Tobacco Smoke is Toxic graphic cigarette warning front of packTobacco Smoke is Toxic graphic cigarette warning back of pack
Front of Cigarette Pack
(representation only)
Back of Cigarette Pack
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  • Cigar smoking is also toxic.

Cigarette smoke is a mixture of over 4000 chemicals, many of which are harmful to the human body.1 All currently available tobacco products that are smoked deliver substantial amounts of toxic chemicals to their users and those who breathe their smoke.

Cigarette smoke is a combination of:
  • mainstream smoke - the smoke inhaled by a smoker;
  • sidestream smoke - the smoke from the end of a lit cigarette; and
  • secondhand smoke - the smoke exhaled by a smoker plus sidestream smoke.
Of the more than 4000 chemicals present in cigarette smoke, more than 60 have been identified as cancer causing chemicals, 11 of which are known to cause cancer in humans and 8 that probably cause cancer in humans.1

Cancer causing chemicals in tobacco smoke include:
  • Benzene;
  • 2-naphthylamine;
  • 4-aminobiphenyl;
  • Chromium;
  • Cadmium;
  • Vinyl chloride;
  • Ethylene oxide;
  • Arsenic;
  • Beryllium;
  • Nickel; and
  • Polonium-210.1,2
Toxic chemicals in tobacco smoke include:
  • Nicotine – the addictive agent in tobacco smoke;
  • Formaldehyde – used in preservation of laboratory specimens;
  • Ammonia – used in toilet cleaner;
  • Hydrogen Cyanide – used in rat poison;
  • Acetone – used in nail polish remover;
  • Carbon monoxide - found in car exhaust;
  • Tar - particulate matter in cigarette smoke;
  • Toluene - found in paint thinners;
  • Phenol – used in fertilisers.1,2
These chemicals are considered toxic because they have serious health impacts on the human body. For example:
  • Hydrogen cyanide, carbon monoxide and tar cause, or are associated with, cardiovascular disease and chronic obstructive lung disease;1 and
  • Ammonia and formaldehyde cause eye, nose and throat irritations and other breathing problems.4
The chemicals present in mainstream, sidestream and secondhand smoke are similar; however the quantities of the various chemicals present differ. Sidestream smoke is generated at lower temperatures and under different conditions than mainstream smoke, and consequently it contains higher concentrations of many of the toxins found in mainstream smoke.5

With approximately one non-smoker dying due to secondhand smoke exposure for every eight smokers dying of smoking related disease6 it is no surprise that secondhand smoke has been designated a known human carcinogen (cancer-causing agent).5 Further, about half of regular smokers will die of a smoking-related disease and have a reduced life expectancy of about 13 to 16 years as compared with non-smokers.7,8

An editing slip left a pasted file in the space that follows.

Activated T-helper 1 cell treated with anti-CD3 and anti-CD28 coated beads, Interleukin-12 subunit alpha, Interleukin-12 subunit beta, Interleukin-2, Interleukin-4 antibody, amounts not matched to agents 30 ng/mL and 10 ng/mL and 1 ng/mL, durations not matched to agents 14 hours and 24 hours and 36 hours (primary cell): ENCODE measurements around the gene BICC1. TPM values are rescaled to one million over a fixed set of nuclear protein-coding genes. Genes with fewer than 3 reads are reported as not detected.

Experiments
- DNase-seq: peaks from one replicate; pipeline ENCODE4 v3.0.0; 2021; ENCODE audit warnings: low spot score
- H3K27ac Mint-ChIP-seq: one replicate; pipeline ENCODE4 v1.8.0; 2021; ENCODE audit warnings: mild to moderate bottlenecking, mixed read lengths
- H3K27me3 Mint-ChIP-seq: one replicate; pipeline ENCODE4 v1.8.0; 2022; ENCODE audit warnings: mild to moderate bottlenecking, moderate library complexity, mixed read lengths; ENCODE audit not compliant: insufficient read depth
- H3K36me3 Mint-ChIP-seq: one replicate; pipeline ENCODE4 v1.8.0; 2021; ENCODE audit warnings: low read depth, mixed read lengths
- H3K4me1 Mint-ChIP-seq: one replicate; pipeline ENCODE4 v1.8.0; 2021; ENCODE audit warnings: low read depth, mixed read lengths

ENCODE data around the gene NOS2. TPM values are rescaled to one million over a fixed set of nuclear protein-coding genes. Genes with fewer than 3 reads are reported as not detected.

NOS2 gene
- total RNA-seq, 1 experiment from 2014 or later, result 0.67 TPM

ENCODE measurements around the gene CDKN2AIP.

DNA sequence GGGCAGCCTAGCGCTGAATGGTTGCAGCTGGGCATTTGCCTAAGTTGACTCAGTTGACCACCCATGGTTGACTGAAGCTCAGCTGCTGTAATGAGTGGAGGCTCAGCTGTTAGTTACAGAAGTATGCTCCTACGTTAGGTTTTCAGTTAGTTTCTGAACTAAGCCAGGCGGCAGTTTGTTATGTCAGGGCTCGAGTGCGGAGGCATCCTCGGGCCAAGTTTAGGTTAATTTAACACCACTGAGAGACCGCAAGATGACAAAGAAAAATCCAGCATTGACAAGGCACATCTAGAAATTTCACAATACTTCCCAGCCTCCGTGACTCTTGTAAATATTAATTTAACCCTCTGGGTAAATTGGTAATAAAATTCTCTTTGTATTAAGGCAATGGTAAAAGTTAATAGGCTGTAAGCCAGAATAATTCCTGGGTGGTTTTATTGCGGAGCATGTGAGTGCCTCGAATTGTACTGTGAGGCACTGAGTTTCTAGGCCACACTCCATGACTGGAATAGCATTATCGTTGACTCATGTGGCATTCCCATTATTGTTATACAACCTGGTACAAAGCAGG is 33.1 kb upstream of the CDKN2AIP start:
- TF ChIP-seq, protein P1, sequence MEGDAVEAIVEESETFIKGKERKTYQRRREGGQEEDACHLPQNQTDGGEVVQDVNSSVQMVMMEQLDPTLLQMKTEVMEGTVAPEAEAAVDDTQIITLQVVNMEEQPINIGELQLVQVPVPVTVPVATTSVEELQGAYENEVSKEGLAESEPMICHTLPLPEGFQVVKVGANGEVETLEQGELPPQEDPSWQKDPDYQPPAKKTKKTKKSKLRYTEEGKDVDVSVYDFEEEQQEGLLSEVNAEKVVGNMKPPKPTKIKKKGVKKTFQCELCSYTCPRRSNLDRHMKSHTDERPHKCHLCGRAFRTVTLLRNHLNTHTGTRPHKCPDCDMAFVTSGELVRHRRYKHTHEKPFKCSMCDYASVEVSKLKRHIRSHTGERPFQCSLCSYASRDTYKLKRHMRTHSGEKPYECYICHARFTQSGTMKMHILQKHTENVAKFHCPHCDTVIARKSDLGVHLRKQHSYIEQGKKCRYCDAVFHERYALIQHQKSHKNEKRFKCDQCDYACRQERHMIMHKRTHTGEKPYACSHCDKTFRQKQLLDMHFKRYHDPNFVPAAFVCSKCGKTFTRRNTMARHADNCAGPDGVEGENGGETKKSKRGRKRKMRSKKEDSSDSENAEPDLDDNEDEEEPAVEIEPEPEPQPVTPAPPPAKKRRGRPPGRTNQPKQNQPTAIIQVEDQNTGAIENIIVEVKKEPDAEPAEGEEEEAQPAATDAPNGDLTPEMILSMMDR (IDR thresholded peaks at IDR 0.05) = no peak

Decided to quit? For help, talk to your doctor or pharmacist, call the Quitline on 131 848 or visit the Quitline web site.

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Sources
  1. Hoffmann D, Hoffmann I and El-Bayoumy K. The Less Harmful Cigarette: A Controversial Issue. A tribute to Ernst L. Wynder. Chemical Research in Toxicology 2001, 14(7): 767-790.
  2. The Department of Health and Human Services Tasmania. Fact Sheet: Health Effects of Environmental Tobacco Smoke, 1/12/2006; www.dhhs.tas.gov.au/healthyliving/smoking/healtheffectsofenvirosmoke.php (This website link was valid at the time of submission)
  3. Tobacco smoke and involuntary smoking by IARC Working Group on the Evaluation of Carcinogenic Risks to Humans, International Agency for Research on Cancer, Lyon, France : World Health Organization International Agency for Research on Cancer, 2004. http://monographs.iarc.fr/ENG/Monographs/index.php (This website link was valid at the time of submission)
  4. Health Canada. Toxic Emissions Statement, 1/12/2006; www.hc-sc.gc.ca/hl-vs/tobac-tabac/legislation/label-etiquette/tox/index_e.html#form (This website link was valid at the time of submission)
  5. U.S. Department of Health and Human Services. The health consequences of involuntary exposure to tobacco smoke: a report of the Surgeon General. U.S. Department of Health and Human Services, Centres for Disease Control and Prevention, National Centre for Chronic Disease Prevention and Health Promotion, Office on Smoking and Health, 2006. www.cdc.gov/tobacco/sgr/sgr_2006/index.htm (This website link was valid at the time of submission)
  6. Schick S and Glantz SA. Sidestream cigarette smoke toxicity increases with ageing and exposure duration. Tobacco Control 2006; 15;424-429.
  7. Peto R, Lopez AD, Boreham J and Thun M. Mortality from smoking in developed Countries, 1950 to 2000: Australia. (2nd edition, revised June 2006: www.deathsfromsmoking.net) available at www.ctsu.ox.ac.uk/~tobacco/C5020.pdf
  8. U.S. Department of Health and Human Services. The Health Consequences of Smoking: what it means to you. U.S. Department of Health and Human Services, Centres for Disease Control and Prevention, National Centre for Chronic Disease Prevention and Health Promotion, Office on Smoking and Health, 2004. www.cdc.gov/tobacco/sgr/sgr_2004/consumerpiece/index.htm (This website link was valid at the time of submission)
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